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Transitioning from VFX to Games

polycounter lvl 7
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brittanydrewapicture polycounter lvl 7
Hi Polycounters! 

I'm seeking some advice regarding transitioning from Visual Effects industry texturing and surfacing to the world of Games. 
I have some awareness of the pipelines and procedures as well as the different software proficiencies necessary, but it is only surface level. 

I've been starting to learn Painter and Designer (definitely wish I had a number of years ago when I first heard about it!) 

Yet, I'm not sure where I should direct my focus and time to build the right extra portfolio pieces necessary. There's so many options so little time! 

My thoughts are: 
1: The direct parallel would probably be as a PBR artist /Substance Designer shader creator since that seems to be the new trend for higher fidelity games.
----For a position like that I imagine a couple of more complex shaders in my portfolio would help?

2: Environment artist.
----With that would I try and build a couple pieces in a set? Build a whole environment? 

Right now I'm working on painting a character in Painter. I'm approaching it more in the VFX multiple UDIM method. As a way to bridge my knowledge gap.  

How much modeling should I brush up on? I've kept those skills up slightly but definitely not as much as my texturing and surfacing skills. Would that be as important in my portfolio as my Texturing? 

For reference my current portfolio is here: http://brittanydrew.com/
I've worked at Blizzard Entertainment in their Animation dept, Rhythm & Hues, Digital Domain as well as others.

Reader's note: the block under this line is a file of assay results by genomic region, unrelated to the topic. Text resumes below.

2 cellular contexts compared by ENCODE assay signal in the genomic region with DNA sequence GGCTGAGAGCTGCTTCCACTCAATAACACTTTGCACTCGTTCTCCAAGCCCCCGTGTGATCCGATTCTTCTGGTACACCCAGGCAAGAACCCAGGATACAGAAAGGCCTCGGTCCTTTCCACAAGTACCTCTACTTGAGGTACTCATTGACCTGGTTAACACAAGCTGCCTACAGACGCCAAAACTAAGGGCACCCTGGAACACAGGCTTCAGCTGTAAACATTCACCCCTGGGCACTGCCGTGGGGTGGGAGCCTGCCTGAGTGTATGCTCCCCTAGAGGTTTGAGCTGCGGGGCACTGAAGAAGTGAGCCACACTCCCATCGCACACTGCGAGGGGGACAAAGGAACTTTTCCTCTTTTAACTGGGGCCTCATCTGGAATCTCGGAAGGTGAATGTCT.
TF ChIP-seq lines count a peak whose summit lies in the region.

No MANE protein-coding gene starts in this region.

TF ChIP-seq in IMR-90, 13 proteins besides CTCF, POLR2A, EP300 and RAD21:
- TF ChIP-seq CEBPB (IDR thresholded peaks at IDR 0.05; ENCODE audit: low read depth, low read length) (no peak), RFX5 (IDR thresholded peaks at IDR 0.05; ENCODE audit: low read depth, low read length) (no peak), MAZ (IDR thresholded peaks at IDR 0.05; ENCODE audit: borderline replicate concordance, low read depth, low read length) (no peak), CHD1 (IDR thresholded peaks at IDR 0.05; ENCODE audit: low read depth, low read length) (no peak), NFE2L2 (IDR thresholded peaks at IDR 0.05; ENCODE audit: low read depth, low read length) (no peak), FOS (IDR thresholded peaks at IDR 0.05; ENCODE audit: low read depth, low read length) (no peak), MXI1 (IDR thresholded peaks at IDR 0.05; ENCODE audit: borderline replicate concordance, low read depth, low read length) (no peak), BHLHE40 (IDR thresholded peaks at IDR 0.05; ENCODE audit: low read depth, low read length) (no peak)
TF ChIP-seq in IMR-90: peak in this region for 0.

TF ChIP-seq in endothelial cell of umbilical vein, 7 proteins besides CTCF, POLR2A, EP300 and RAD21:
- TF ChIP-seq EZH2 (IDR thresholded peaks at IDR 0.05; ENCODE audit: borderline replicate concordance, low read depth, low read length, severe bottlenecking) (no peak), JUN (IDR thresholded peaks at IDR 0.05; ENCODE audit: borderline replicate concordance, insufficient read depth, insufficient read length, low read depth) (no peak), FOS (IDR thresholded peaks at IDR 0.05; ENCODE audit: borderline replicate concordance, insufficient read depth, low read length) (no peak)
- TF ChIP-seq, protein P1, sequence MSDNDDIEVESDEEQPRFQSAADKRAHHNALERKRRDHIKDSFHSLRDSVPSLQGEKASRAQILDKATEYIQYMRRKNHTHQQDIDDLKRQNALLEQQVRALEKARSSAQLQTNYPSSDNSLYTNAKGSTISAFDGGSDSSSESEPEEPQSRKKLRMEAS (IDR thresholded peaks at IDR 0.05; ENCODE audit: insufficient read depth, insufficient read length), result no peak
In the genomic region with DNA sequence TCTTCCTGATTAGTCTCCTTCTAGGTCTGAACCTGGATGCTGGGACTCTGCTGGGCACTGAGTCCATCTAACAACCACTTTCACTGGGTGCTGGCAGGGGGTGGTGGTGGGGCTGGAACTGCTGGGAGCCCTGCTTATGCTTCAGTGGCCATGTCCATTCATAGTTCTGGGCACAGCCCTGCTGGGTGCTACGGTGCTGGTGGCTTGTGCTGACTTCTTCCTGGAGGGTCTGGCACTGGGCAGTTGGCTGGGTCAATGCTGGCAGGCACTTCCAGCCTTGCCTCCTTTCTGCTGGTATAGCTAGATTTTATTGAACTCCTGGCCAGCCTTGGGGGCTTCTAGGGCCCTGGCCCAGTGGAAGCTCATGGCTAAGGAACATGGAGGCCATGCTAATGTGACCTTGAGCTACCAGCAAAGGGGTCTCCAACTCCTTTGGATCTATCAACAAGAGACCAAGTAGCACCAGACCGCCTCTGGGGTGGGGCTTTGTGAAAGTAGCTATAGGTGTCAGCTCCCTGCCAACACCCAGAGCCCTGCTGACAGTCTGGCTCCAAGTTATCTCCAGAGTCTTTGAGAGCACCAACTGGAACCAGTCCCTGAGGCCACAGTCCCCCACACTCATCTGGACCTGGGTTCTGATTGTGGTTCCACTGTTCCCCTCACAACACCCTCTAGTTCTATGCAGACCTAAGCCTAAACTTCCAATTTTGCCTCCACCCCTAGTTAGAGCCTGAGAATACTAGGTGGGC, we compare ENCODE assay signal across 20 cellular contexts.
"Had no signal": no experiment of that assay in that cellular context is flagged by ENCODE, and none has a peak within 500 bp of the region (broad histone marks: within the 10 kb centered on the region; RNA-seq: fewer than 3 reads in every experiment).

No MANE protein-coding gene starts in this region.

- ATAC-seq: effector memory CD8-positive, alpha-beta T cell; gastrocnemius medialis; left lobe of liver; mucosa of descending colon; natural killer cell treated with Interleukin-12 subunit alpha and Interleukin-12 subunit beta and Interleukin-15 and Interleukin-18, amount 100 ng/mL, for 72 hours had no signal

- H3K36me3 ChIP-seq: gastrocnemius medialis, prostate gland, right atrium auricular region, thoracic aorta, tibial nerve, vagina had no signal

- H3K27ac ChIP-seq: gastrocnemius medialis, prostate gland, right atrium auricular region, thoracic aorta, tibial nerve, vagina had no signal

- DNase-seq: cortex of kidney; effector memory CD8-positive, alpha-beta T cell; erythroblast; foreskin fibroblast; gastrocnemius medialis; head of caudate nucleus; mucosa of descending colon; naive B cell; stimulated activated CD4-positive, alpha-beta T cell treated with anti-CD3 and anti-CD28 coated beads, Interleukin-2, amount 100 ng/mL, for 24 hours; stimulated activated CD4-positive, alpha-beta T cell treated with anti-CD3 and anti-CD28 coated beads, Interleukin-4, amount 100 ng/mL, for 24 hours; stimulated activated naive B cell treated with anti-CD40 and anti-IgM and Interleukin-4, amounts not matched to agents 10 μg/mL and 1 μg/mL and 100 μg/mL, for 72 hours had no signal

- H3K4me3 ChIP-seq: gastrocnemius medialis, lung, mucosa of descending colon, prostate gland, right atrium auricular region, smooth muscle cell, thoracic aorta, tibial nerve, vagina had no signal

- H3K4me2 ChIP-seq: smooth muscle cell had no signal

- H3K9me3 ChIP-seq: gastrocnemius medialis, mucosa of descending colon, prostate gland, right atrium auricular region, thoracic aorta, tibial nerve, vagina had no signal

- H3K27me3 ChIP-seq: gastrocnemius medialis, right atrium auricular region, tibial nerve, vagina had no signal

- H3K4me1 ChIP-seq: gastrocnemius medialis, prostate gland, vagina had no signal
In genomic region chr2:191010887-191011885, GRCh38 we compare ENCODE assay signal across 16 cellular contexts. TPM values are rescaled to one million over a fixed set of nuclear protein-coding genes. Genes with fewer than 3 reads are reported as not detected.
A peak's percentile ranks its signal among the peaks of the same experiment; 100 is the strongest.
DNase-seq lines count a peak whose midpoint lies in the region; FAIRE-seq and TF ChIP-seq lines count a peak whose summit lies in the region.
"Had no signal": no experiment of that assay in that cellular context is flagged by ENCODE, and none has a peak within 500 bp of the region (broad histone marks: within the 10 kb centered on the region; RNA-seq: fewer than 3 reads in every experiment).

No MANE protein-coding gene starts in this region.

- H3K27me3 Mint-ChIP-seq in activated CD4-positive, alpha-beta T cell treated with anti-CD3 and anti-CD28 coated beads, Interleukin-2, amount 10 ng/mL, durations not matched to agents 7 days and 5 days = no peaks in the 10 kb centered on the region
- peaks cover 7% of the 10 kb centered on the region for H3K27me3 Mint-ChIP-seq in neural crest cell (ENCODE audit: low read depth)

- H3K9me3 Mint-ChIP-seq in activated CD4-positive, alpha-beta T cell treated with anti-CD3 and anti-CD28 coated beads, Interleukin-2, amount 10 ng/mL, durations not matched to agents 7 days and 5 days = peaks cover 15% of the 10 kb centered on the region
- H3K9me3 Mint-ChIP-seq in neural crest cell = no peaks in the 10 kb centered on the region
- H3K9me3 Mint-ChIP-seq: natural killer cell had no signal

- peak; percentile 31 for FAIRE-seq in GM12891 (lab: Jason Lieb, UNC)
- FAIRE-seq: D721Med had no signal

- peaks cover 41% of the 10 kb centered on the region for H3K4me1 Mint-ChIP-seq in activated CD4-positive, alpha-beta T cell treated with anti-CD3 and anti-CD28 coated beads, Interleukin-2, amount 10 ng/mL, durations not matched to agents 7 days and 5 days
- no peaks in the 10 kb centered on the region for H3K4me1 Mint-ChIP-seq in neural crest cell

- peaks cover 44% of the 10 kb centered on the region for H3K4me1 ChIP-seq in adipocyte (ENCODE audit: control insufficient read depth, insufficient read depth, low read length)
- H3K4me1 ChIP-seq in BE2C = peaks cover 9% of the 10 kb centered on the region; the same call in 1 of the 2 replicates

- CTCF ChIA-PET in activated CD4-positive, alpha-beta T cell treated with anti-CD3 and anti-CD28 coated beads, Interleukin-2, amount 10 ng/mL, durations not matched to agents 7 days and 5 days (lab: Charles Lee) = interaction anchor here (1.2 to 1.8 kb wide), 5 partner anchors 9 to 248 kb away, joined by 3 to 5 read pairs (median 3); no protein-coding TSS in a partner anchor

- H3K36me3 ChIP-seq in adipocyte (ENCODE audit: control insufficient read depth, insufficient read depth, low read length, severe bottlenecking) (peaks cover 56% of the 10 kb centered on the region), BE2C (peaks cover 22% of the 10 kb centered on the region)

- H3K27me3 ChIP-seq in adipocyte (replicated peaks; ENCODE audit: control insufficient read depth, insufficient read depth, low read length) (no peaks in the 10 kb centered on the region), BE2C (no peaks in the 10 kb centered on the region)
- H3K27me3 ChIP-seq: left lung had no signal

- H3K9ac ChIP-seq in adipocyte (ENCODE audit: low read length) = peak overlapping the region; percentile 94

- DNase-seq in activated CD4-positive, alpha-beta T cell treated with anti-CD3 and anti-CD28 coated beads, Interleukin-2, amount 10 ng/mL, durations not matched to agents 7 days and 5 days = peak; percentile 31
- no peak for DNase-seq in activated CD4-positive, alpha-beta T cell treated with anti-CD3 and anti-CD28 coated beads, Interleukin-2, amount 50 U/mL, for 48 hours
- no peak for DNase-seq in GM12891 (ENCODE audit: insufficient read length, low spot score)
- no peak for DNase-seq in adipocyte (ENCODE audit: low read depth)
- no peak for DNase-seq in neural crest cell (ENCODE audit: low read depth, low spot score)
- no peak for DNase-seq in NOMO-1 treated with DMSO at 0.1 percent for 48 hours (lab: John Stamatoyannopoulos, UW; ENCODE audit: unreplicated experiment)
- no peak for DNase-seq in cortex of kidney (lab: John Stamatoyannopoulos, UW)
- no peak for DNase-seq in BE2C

This came about since I moved with my family to Seattle two years ago from LA. I've been working on a personal project a Graphic Novel series and improving my illustration skills since we've been here, but I miss the collaborative work environment.

My location goal for a company would be Seattle area. 

Thanks so much!
~Britt


Replies

  • garcellano
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    garcellano greentooth
    Nice work, just checked out your demo reel. You've been around.
    I think the transition will be fine for me. I was kind of in that route, in vfx/stereo compositing at one point. For games, overall, they're just more optimized or brought to a standard that'll fit for console and PC. 

    I had this same issue long time ago, but some breakdowns or some images to show your textures and models would be helpful. I'm only familiar more on the environment art side. The topology/wireframe for some assets are a bit tight, like, using just enough triangles/polygons to get the silhouette just right. Painter/Designer is a good start (I know exactly how you feel) You'll nail it down, eventually. Painter, I want to say, is much easier to learn and jump in quicker, compared to Designer. Designer is like Nuke, a node-based system (my past life in vfx/compositing was all in Nuke).